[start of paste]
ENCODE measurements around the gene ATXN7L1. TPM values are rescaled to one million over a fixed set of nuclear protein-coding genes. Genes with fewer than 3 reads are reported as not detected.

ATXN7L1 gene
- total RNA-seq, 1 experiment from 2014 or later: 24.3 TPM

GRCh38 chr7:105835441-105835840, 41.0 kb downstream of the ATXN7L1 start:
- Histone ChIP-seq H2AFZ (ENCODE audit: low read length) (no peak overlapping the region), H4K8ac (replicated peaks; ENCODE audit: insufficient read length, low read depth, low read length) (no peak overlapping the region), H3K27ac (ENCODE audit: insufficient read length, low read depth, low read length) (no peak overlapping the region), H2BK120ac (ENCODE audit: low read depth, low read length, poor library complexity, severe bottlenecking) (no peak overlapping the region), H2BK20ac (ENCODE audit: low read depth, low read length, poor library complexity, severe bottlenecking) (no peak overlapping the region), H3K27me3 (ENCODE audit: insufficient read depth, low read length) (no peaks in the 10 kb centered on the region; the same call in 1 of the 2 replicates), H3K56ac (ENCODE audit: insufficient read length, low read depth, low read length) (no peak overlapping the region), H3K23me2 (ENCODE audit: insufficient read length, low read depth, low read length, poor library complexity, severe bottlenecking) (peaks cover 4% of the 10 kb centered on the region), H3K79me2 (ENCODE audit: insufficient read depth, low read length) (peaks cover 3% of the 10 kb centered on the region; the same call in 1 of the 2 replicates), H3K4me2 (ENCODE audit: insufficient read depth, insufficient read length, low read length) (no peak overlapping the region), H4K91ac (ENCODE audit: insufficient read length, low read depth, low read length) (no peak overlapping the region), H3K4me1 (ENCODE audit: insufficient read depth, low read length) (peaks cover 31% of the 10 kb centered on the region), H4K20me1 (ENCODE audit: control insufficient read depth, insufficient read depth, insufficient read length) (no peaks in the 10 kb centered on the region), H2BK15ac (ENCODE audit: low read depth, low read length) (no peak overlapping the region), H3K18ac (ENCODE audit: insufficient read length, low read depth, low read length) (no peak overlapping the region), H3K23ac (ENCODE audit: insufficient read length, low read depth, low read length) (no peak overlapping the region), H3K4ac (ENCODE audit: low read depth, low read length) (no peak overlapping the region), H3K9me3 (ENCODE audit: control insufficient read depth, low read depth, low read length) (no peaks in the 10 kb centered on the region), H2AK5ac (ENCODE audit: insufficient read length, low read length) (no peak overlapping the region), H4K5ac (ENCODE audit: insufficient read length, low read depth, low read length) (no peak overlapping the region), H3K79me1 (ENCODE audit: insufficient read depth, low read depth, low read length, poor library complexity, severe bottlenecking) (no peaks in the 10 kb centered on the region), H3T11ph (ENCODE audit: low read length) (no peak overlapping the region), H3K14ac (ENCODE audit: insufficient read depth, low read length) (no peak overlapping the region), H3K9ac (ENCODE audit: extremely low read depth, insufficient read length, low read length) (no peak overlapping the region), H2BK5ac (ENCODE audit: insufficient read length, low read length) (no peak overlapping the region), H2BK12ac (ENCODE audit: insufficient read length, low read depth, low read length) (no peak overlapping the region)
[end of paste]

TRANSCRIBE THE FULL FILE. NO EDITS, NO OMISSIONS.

ENCODE measurements around the gene ATXN7L1. TPM values are rescaled to one million over a fixed set of nuclear protein-coding genes. Genes with fewer than 3 reads are reported as not detected.

ATXN7L1 gene
- total RNA-seq, 1 experiment from 2014 or later: 24.3 TPM

GRCh38 chr7:105835441-105835840, 41.0 kb downstream of the ATXN7L1 start:
- Histone ChIP-seq H2AFZ (ENCODE audit: low read length) (no peak overlapping the region), H4K8ac (replicated peaks; ENCODE audit: insufficient read length, low read depth, low read length) (no peak overlapping the region), H3K27ac (ENCODE audit: insufficient read length, low read depth, low read length) (no peak overlapping the region), H2BK120ac (ENCODE audit: low read depth, low read length, poor library complexity, severe bottlenecking) (no peak overlapping the region), H2BK20ac (ENCODE audit: low read depth, low read length, poor library complexity, severe bottlenecking) (no peak overlapping the region), H3K27me3 (ENCODE audit: insufficient read depth, low read length) (no peaks in the 10 kb centered on the region; the same call in 1 of the 2 replicates), H3K56ac (ENCODE audit: insufficient read length, low read depth, low read length) (no peak overlapping the region), H3K23me2 (ENCODE audit: insufficient read length, low read depth, low read length, poor library complexity, severe bottlenecking) (peaks cover 4% of the 10 kb centered on the region), H3K79me2 (ENCODE audit: insufficient read depth, low read length) (peaks cover 3% of the 10 kb centered on the region; the same call in 1 of the 2 replicates), H3K4me2 (ENCODE audit: insufficient read depth, insufficient read length, low read length) (no peak overlapping the region), H4K91ac (ENCODE audit: insufficient read length, low read depth, low read length) (no peak overlapping the region), H3K4me1 (ENCODE audit: insufficient read depth, low read length) (peaks cover 31% of the 10 kb centered on the region), H4K20me1 (ENCODE audit: control insufficient read depth, insufficient read depth, insufficient read length) (no peaks in the 10 kb centered on the region), H2BK15ac (ENCODE audit: low read depth, low read length) (no peak overlapping the region), H3K18ac (ENCODE audit: insufficient read length, low read depth, low read length) (no peak overlapping the region), H3K23ac (ENCODE audit: insufficient read length, low read depth, low read length) (no peak overlapping the region), H3K4ac (ENCODE audit: low read depth, low read length) (no peak overlapping the region), H3K9me3 (ENCODE audit: control insufficient read depth, low read depth, low read length) (no peaks in the 10 kb centered on the region), H2AK5ac (ENCODE audit: insufficient read length, low read length) (no peak overlapping the region), H4K5ac (ENCODE audit: insufficient read length, low read depth, low read length) (no peak overlapping the region), H3K79me1 (ENCODE audit: insufficient read depth, low read depth, low read length, poor library complexity, severe bottlenecking) (no peaks in the 10 kb centered on the region), H3T11ph (ENCODE audit: low read length) (no peak overlapping the region), H3K14ac (ENCODE audit: insufficient read depth, low read length) (no peak overlapping the region), H3K9ac (ENCODE audit: extremely low read depth, insufficient read length, low read length) (no peak overlapping the region), H2BK5ac (ENCODE audit: insufficient read length, low read length) (no peak overlapping the region), H2BK12ac (ENCODE audit: insufficient read length, low read depth, low read length) (no peak overlapping the region)